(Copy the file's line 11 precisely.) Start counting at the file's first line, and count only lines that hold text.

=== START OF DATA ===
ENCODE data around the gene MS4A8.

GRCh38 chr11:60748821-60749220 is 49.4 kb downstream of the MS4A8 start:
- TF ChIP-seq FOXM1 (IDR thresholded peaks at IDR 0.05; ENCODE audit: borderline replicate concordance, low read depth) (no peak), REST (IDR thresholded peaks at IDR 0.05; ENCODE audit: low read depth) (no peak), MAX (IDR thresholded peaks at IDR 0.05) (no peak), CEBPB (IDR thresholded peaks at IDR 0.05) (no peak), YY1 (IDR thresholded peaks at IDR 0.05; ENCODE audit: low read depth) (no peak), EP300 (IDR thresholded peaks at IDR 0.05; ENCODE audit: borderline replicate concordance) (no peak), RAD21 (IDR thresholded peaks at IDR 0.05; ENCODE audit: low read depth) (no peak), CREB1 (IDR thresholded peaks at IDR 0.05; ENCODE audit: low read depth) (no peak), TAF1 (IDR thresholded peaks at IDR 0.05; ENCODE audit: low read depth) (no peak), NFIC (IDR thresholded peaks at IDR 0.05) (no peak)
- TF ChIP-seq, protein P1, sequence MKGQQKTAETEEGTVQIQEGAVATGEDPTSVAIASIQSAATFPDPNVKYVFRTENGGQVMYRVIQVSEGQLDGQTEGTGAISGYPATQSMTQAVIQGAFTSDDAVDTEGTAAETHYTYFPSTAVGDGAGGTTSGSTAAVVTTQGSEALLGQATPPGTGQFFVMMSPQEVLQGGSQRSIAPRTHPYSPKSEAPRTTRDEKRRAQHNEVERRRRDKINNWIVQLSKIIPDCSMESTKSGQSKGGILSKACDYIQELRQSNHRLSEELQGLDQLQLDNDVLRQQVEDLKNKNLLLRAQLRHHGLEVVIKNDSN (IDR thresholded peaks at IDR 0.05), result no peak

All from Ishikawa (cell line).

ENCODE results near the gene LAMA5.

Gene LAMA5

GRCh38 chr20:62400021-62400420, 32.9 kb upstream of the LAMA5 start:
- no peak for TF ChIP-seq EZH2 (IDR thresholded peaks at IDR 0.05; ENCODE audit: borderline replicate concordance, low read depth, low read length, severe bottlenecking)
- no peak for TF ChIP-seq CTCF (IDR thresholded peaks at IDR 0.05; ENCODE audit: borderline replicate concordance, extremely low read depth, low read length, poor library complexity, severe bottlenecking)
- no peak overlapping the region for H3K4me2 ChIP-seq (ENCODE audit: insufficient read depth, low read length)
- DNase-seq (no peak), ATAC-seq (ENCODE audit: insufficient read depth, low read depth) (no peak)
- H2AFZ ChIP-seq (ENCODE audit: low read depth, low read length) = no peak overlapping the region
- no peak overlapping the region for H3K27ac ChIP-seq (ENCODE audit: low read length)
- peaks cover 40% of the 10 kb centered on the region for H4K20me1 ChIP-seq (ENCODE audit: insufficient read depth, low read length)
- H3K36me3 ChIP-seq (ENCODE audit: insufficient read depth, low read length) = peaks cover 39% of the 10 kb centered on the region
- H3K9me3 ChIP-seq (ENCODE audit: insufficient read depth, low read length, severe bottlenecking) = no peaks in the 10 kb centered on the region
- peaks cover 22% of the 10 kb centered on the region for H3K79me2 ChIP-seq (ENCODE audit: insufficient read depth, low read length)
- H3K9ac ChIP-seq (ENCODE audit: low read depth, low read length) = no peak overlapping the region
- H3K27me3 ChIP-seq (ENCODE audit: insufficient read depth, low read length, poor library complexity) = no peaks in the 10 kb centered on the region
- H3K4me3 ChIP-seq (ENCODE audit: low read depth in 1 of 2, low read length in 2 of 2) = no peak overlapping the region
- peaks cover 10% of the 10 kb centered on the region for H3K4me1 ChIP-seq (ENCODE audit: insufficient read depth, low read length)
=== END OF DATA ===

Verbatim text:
- no peak overlapping the region for H3K4me2 ChIP-seq (ENCODE audit: insufficient read depth, low read length)